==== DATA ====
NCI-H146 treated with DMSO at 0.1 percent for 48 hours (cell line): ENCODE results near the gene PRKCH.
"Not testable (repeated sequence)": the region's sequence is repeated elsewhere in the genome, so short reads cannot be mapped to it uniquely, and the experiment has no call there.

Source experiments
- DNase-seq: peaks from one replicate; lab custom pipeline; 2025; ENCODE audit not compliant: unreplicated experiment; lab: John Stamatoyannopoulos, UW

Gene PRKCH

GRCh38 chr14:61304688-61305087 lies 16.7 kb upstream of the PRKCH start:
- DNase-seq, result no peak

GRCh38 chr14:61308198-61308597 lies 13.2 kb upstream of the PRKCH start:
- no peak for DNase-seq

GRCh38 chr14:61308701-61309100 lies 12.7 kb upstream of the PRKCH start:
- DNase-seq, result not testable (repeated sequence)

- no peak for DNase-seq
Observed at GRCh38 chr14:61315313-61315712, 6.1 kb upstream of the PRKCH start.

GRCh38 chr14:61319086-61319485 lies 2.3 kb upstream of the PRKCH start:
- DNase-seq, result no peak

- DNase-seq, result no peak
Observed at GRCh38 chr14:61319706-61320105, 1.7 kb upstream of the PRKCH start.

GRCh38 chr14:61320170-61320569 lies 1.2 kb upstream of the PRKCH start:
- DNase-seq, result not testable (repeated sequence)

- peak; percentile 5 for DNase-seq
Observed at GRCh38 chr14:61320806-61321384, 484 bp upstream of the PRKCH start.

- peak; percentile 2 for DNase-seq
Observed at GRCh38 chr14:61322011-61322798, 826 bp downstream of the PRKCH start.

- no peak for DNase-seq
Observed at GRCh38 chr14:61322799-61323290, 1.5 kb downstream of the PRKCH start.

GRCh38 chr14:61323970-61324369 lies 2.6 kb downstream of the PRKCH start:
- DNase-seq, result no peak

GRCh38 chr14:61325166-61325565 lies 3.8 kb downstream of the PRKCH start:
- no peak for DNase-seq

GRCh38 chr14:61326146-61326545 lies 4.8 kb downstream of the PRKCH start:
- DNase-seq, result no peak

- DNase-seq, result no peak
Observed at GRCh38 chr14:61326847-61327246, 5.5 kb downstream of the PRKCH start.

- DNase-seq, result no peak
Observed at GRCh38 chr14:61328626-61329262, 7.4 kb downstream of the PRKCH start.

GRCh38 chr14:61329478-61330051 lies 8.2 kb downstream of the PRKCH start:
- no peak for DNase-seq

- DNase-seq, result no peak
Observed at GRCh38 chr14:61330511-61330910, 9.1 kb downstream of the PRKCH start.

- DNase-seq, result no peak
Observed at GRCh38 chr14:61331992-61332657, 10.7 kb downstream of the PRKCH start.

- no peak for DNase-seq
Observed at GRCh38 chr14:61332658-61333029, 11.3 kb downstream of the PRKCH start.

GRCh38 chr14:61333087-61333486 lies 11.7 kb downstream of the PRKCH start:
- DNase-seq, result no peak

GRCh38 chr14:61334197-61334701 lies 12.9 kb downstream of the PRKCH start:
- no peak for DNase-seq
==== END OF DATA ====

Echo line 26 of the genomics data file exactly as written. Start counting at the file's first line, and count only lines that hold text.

GRCh38 chr14:61323970-61324369 lies 2.6 kb downstream of the PRKCH start: